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(NOTE: This is from a very successful, talented jock who is huge in his market. For years he has resisted offers to go elsewhere. ...)

I've tentatively accepted an offer to (Market X), where they are going to build a special studio for me and from where they claim they want to syndicate my show.

Now I'm having second thoughts......Not about the work, whether my show makes it or not; I can handle that. I've been here for 15 years. My kids are nearby (don't know how long though). Everything is familiar. I like being a semi-celebrity. I know a place where I can get great Italian food.......Maybe I'm crazy. Damn, 20 years ago I

wouldn't have blinked....


>Not about the work, whether

>it makes it or not, I can handle that. I've been here for 15 years.

>My kids are nearby (don't know how long though) Everything is

>familiar. I like being a semi celebrity.

Given the above, I really think you should stay where you are. Those 15 years are 15 years of equity - not just financially, but in the other areas you mention, too.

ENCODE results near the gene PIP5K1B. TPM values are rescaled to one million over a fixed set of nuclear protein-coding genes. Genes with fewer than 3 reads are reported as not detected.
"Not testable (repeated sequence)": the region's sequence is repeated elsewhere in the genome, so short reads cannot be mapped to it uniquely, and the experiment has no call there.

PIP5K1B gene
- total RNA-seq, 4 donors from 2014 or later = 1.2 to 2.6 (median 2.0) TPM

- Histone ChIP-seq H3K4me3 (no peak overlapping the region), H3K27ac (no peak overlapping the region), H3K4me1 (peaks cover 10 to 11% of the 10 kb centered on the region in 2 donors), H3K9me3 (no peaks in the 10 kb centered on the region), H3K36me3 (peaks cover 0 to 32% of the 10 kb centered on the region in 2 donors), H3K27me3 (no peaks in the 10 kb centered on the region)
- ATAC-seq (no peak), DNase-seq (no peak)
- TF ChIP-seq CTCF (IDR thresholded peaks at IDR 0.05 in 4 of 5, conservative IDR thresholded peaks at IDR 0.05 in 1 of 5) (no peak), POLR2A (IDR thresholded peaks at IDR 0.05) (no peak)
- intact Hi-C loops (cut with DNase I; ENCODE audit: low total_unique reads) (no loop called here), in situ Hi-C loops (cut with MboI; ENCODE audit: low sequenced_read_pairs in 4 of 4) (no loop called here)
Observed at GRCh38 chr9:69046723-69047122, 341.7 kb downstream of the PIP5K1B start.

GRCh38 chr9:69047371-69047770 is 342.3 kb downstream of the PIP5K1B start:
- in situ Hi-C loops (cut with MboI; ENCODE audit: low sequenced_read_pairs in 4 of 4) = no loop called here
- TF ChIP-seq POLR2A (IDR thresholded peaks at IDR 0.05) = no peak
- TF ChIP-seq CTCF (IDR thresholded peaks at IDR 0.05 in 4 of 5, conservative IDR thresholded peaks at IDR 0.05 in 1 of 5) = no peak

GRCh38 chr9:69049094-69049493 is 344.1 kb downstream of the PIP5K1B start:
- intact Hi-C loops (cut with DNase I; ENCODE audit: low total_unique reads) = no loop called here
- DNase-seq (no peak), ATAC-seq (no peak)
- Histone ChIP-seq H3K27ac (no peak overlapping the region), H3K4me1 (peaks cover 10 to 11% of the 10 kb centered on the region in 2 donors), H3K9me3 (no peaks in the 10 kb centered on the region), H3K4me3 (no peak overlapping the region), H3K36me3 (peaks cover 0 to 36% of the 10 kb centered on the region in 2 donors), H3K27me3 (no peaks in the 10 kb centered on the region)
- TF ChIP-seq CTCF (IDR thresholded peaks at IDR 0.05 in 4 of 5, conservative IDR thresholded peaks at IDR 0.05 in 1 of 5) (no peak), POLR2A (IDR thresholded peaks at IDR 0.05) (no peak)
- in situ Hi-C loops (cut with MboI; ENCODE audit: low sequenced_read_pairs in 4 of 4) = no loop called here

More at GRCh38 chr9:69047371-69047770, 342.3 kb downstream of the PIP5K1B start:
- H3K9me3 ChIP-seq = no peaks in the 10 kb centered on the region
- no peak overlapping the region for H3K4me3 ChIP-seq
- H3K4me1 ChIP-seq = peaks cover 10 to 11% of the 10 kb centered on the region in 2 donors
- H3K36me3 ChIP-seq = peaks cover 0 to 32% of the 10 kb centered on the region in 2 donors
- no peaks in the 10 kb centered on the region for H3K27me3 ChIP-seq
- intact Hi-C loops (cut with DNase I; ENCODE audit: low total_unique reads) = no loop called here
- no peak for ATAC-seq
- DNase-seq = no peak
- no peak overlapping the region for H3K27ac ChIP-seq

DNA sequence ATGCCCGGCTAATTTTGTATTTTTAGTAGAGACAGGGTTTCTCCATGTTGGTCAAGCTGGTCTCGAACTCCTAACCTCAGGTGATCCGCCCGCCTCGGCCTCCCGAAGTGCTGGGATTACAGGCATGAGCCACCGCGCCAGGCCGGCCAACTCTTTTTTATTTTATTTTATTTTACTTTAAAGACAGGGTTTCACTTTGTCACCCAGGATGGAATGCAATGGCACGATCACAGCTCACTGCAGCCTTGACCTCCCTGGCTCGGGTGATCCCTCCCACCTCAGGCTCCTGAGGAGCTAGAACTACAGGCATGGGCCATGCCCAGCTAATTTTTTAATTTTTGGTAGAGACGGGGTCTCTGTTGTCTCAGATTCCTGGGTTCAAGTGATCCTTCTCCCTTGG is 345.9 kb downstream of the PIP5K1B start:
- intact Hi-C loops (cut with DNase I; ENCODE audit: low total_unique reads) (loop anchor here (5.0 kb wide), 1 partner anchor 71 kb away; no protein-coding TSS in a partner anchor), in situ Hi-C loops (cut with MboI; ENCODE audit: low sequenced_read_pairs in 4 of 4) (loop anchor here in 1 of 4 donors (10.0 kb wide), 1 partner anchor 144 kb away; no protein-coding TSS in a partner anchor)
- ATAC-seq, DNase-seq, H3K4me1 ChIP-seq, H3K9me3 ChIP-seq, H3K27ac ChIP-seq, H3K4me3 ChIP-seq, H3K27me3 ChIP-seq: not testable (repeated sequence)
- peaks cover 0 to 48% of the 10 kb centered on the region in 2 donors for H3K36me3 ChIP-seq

That's 15 years of a relationship with an audience & a community. You'll never get the chance to recreate that elsewhere.

>Damn, 20 years ago I wouldn't have blinked

That's pretty much the point, albeit on several levels:

1) Twenty years ago you overflowed with professional ambitions. By now you've achieved most of what you're going to achieve -- as painful and/or liberating as that might be. You're not going to play major league baseball or become a rock star or host your own network TV talk show.

2) You don't have the energy, resilience, and foolish optimism you had 20 years ago. (Rheumatism and optimism rarely co-exist.)

3) You didn't have anything to lose 20 years ago. Even if you made a mistake, you could just go somewhere else quite easily. Or, as you yourself did once, go back to a comfortable market and confidently reclaim your audience.

4) You no longer feel the need to prove yourself in radio...which means if you go to another market and don't do as well as you'd like (even if it's not your fault), you'll feel lousy and even a bit bitter. If you DID still need to prove yourself, you'd react to a failure by saying, "Screw 'em; I'll go somewhere else."

In your market, you're a local treasure. People are in awe of what you do and they love you. Go to Market X and you'll be some guy who used to work in (Your Market).

A hugely successful, mature jock who gives it all up essentially for a change of geography makes me think of a great boxing champion who comes back out of retirement and has his legend tarnished. (Wouldn't it have been fantastic if Muhammad Ali had retired after knocking out George Foreman and then beating Joe Frazier for the second time?)

So...I'm suggesting you think more about those second thoughts you're having.

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